Cannons were very effective weapons in a siege, but soldiers soon wanted guns they could carry. At first, simple "hand gonnes" were used side-by-side with traditional weapons such as crossbows, pikes, and lances. The development of small arms quickly changed how military battles were fought. The metal armor that had protected knights from spears and lances was not sufficient protection against guns. Armor began to be perceived as not being worth its weight and impracticality, and its use gradually declined. Full metal suits eventually disappeared, to be replaced by helmets and breastplates.

So it was that the explorers who sailed out during the Age of Discovery wore little armor, but carried guns on their ships. With firearms it became easier to colonize lands that were already inhabited, like Africa and the Americas. The indigenous people, even though they were far more numerous than the invaders, could be overcome with these frightening weapons they had never seen before.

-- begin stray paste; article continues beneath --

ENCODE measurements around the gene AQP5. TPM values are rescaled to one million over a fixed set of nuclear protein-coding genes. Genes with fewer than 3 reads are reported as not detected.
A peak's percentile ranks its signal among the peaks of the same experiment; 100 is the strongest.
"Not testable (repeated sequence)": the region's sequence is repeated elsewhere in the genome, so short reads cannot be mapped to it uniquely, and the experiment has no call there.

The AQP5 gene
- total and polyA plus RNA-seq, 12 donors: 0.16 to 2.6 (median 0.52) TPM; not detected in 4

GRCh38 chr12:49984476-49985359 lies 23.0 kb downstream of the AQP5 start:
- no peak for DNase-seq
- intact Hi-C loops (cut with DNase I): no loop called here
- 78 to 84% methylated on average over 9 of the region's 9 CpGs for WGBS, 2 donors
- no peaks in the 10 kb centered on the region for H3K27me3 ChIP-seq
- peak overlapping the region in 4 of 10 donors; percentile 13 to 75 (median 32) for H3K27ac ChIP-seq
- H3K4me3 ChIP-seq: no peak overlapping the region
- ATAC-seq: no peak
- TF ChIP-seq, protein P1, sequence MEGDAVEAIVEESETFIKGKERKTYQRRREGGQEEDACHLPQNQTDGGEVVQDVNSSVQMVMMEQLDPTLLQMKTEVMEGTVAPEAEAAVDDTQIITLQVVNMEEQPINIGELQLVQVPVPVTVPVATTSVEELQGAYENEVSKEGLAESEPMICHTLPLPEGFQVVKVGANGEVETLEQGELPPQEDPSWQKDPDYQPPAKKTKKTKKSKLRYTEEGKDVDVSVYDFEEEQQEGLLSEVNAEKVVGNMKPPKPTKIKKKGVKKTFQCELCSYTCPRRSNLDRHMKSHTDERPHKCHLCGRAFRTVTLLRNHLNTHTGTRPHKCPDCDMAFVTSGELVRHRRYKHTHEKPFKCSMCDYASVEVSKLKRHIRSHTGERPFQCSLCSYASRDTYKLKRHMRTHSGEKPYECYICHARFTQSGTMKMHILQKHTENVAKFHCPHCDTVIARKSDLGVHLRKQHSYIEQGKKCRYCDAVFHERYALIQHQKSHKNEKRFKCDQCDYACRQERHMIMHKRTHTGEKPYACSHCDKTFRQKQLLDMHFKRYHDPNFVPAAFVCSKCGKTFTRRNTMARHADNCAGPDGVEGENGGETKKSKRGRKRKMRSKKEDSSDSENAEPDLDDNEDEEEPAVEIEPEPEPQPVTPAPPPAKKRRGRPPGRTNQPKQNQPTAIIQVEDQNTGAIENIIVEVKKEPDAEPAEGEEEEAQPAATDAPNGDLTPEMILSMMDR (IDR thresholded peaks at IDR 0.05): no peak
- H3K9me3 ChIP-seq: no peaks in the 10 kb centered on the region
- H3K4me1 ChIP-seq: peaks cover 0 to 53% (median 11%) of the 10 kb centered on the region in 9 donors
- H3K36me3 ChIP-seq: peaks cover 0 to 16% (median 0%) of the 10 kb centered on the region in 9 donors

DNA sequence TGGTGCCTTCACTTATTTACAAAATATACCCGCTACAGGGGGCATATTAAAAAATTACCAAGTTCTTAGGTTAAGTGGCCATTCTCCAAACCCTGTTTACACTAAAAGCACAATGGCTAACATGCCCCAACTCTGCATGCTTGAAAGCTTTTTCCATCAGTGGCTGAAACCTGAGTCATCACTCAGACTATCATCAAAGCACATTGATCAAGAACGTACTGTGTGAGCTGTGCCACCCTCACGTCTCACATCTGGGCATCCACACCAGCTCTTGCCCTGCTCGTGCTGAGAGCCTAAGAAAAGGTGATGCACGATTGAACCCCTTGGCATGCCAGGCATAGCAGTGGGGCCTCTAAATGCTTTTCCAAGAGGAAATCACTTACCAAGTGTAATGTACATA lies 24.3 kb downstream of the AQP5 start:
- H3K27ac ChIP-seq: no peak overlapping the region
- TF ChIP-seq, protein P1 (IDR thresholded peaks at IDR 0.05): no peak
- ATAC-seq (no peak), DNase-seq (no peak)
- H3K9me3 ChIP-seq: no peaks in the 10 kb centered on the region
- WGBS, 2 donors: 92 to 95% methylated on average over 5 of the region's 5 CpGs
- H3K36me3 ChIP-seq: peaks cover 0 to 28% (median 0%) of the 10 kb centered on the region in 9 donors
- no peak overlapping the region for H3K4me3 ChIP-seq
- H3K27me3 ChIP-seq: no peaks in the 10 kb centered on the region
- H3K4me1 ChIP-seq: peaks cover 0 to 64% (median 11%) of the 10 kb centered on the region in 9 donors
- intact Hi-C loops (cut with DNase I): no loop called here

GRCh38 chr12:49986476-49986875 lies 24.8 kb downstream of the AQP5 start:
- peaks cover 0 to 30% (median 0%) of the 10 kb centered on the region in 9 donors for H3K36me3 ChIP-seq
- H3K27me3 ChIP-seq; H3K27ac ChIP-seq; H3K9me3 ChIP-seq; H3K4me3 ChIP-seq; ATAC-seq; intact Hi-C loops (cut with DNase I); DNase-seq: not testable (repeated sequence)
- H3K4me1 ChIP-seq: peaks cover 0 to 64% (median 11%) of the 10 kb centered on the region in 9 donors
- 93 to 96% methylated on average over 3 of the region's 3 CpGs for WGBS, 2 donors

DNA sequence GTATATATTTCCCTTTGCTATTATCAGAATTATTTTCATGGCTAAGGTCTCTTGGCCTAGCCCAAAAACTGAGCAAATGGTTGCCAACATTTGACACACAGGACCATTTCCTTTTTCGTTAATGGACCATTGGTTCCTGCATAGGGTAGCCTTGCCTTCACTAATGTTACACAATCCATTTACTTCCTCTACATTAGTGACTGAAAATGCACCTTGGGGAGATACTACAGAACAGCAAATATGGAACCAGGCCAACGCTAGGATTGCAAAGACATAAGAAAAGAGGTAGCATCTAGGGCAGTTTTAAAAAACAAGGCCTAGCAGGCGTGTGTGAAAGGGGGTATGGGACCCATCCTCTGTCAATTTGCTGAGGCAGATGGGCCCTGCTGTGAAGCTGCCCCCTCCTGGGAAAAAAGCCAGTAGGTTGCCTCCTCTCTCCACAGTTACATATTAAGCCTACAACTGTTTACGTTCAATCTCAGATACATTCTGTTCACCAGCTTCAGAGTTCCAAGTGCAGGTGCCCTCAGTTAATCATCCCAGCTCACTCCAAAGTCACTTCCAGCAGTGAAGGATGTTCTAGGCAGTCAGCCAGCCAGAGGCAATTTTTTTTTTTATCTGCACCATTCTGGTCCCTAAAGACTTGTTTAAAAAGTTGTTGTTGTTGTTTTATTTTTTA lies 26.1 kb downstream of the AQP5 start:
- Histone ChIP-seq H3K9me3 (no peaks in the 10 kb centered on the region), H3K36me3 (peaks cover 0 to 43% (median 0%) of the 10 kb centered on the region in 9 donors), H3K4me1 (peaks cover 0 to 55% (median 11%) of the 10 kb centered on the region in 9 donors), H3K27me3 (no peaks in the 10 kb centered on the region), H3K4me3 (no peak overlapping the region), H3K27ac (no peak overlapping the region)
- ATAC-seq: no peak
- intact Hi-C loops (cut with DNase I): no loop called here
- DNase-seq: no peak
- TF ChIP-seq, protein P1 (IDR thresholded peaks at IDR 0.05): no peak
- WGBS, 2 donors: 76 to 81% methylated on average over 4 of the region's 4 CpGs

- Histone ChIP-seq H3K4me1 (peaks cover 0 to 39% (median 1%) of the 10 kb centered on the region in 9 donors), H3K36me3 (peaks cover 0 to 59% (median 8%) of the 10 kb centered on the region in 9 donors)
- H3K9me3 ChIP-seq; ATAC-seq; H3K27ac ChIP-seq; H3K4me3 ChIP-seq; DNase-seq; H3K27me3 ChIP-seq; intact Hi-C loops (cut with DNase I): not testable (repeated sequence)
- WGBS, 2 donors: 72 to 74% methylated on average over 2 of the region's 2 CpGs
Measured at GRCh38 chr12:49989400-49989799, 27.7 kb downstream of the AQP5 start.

All firearms operate by the same basic process. A firing mechanism causes the gunpowder to detonate, and the explosion shoots a projectile out through a long tubular barrel. Today, some guns use compressed air or a spring instead of an explosive to launch the projectile, but gun technology was greatly refined over the centuries.

The first guns were essentially portable cannons: simple tubes, or barrels, generally made of iron or brass. These were loaded from the front with gunpowder and a lead ball. Near the sealed rear end, or breech, was a small hole for igniting the charge. Lighting the gunpowder by hand through the tiny opening was tricky in the heat of battle, and these guns had a range of only about 35 yards (32 m) even if the powder did ignite.